August 29 2014

styledotcom Models share their fashion month beauty must-haves: @K_MITT @TheSocietyNYC

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9 posts tagged "Manic Panic"

Wild Things



For those who aren’t brave enough to try one of the daring dye jobs that popped up at New York fashion week, Manic Panic is offering another way to get in on the extreme color trend: The brand just launched twenty-six bold new shades of Lethal Lipstick. Tish and Snooky, the sisters and former Blondie rockers who created the line, have been quietly championing out-there hair color and makeup for decades, but now it seems like their signature alternative hues just might be on the verge of becoming mainstream. Tomata du Plenty, part of their latest lip color lineup, is a close match to model Natalie Westling‘s new flaming red hair, and Deadly Nightshade calls to mind the eggplant lips seen at the Ann Yee show. Crazy color minus the commitment? Count us in.

Manic Panic Lethal Lipstick, $15.50,

This Girl Is on Fire


prabal-gurung-cropModel Natalie Westling opened Marc Jacobs Spring 2014 bombed-out beach show and went on to walk Saint Laurent and Louis Vuitton, among others. She also recently appeared alongside Miley Cyrus in Jacobs’ latest campaign. Backstage at Prabal Gurung, however, was the first time we got to see her new Manic Panic dye job in all its fiery glory. She went bright red about a week ago for yet another MJ ad lensed by David Sims—this time for his extensive line of beauty products. “No one has this hair color, so it’s cool to be able to rock it,” Westling said. Asked what she calls this vibrant hue: “Ariel red.” Little Mermaid, we love that you’re a part of our NYFW world.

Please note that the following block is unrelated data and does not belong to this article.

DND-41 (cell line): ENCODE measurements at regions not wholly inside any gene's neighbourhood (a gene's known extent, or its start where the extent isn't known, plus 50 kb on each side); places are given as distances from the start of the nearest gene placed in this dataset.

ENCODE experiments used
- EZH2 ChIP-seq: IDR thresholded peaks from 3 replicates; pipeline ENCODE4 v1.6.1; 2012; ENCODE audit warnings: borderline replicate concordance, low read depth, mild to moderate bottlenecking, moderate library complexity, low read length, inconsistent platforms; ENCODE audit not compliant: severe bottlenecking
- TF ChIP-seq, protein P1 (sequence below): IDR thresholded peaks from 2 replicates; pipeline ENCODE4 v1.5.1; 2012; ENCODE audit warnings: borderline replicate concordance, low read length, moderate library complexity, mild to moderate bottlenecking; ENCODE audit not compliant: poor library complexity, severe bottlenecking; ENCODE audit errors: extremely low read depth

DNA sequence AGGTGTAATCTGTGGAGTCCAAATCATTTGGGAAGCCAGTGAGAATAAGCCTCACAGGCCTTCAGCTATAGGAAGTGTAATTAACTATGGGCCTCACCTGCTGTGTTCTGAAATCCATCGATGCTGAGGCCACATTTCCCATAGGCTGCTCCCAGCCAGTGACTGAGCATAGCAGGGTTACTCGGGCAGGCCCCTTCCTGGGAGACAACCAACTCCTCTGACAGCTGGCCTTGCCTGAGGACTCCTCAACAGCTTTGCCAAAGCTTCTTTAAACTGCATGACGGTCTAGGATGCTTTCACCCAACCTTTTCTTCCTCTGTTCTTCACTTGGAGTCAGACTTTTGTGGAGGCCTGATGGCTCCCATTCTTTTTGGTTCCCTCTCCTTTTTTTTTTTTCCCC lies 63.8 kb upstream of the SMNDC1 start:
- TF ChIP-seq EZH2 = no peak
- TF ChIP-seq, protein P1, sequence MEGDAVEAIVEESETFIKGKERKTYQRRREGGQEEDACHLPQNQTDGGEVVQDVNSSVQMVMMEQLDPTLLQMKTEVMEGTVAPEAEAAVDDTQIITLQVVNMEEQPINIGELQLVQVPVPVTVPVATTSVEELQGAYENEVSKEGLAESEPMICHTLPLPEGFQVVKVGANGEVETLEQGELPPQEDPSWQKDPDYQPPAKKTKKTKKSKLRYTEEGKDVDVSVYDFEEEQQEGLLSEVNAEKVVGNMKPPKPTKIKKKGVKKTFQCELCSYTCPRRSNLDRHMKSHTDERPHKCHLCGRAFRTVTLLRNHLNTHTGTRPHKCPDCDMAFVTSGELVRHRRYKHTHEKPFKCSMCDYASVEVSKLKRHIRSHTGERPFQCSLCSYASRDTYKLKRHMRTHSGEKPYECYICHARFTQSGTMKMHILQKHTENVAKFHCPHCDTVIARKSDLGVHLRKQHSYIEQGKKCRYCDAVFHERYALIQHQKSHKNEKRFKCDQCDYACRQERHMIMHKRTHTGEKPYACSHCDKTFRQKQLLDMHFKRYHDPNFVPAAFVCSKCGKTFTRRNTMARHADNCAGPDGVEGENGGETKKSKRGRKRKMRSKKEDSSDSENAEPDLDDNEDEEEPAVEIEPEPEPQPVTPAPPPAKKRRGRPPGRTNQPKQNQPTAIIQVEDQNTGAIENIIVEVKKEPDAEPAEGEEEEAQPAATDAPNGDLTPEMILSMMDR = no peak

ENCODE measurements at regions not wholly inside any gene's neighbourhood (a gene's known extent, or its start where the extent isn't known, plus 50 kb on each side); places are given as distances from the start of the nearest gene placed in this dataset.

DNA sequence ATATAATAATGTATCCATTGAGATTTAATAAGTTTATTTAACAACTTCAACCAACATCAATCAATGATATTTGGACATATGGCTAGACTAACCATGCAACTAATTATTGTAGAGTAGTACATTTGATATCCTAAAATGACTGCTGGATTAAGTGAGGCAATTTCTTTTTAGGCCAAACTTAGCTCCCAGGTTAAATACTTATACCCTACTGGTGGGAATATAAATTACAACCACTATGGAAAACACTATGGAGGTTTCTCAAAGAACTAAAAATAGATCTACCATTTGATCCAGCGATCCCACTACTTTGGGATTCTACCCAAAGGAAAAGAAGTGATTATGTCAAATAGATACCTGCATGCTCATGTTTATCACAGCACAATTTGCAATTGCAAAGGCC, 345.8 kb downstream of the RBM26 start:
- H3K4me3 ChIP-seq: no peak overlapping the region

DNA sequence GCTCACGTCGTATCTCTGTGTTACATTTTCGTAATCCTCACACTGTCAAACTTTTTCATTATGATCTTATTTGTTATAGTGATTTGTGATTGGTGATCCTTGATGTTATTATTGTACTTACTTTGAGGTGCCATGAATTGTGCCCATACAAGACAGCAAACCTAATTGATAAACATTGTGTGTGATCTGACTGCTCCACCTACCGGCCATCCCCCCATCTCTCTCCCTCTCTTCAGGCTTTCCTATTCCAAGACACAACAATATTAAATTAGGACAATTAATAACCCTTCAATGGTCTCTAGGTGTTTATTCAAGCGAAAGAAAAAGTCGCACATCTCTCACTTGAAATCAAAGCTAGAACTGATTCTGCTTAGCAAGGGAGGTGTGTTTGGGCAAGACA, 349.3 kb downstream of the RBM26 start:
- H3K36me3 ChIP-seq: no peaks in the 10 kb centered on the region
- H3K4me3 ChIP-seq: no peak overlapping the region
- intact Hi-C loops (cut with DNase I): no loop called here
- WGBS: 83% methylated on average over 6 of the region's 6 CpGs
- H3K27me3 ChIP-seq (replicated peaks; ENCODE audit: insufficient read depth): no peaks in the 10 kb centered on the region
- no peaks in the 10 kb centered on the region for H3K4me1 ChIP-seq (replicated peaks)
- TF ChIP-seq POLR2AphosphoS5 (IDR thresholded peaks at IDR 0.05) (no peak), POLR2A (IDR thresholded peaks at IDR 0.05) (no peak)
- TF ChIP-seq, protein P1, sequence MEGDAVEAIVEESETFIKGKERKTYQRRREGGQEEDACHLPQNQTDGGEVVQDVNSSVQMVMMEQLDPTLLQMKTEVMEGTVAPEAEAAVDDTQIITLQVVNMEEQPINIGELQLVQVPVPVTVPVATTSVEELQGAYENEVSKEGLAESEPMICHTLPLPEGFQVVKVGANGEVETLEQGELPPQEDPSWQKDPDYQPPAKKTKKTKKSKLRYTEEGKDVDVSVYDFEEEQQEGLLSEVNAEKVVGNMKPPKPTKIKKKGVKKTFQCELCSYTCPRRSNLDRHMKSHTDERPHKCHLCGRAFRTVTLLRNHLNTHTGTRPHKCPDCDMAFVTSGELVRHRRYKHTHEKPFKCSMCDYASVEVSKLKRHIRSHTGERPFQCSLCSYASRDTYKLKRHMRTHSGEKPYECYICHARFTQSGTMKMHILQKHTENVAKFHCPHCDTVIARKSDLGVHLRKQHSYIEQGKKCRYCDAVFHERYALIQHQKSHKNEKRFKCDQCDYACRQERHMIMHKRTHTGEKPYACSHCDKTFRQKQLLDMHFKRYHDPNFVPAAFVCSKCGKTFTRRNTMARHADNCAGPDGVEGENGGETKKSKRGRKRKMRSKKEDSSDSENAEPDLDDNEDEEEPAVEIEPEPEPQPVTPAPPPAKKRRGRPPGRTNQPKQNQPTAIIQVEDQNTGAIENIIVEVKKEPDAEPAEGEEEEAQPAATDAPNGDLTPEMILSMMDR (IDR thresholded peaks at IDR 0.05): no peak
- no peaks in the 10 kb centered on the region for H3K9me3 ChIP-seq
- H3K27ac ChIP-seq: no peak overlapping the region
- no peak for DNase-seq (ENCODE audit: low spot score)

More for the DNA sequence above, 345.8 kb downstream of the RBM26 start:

Manic Panic’s High Voltage Hair Color Still Has Plenty Of Shock Value


Manic-Panic-New-ColorsWith the Met Costume Institute’s new exhibition, Punk: Chaos to Couture, getting so much buzz following this month’s red-carpet gala, effectively reviving a subculture that had its heyday in the late seventies and early eighties, the question of whether or not punk is in fact dead still looms large. If you ask Tish and Snooky Bellomo, it’s very much still kicking. “Punk lives!” the sister duo behind the subversive fashion and beauty brand Manic Panic affirm. CBGB mainstays who sang backup for Blondie, the women opened Manic Panic on St. Mark’s Street in 1977 and never looked back. Dubbed “the first punk store in America,” the shop sold everything from vintage and bondage leather pants to off-kilter makeup and, of course, hair dye. Since its incarnation—and long before big beauty brands capitalized on a latter-day hair color movement that started on the runways—Manic Panic has been the hair color of choice for anyone daring to be different with bright green or yellow tips and streaks. Now there are eight new shades of the cult-classic High Voltage cream color to love.


“It’s just like you can never have too many pairs of shoes and ice cream flavors; you can never have too many colors,” the Bellomos collectively assert of their line extension, which includes tweaks to best sellers as well as a few innovations. “Sunshine is a warm, golden yellow, [whereas the existent] Electric Banana is more neon and glows under black light; Violet Night is a darker, romantic purple that contains more blue tones than Electric Amethyst; Blue Moon is a bright, vibrant, electric blue, whereas Bad Boy Blue has cooler tones and is more pastel,” they point out, highlighting a few of the updates, which also include the dark pink Cleo Rose; the flame-hued Psychedelic Sunset; the deep-aqua-tinged green, Venus Envy; and the claret Vampire’s Kiss. Keeping things even more interesting is the inventive Manic Mixer/Pastelizer, which turns more full-on shades into lighter, airier alternatives.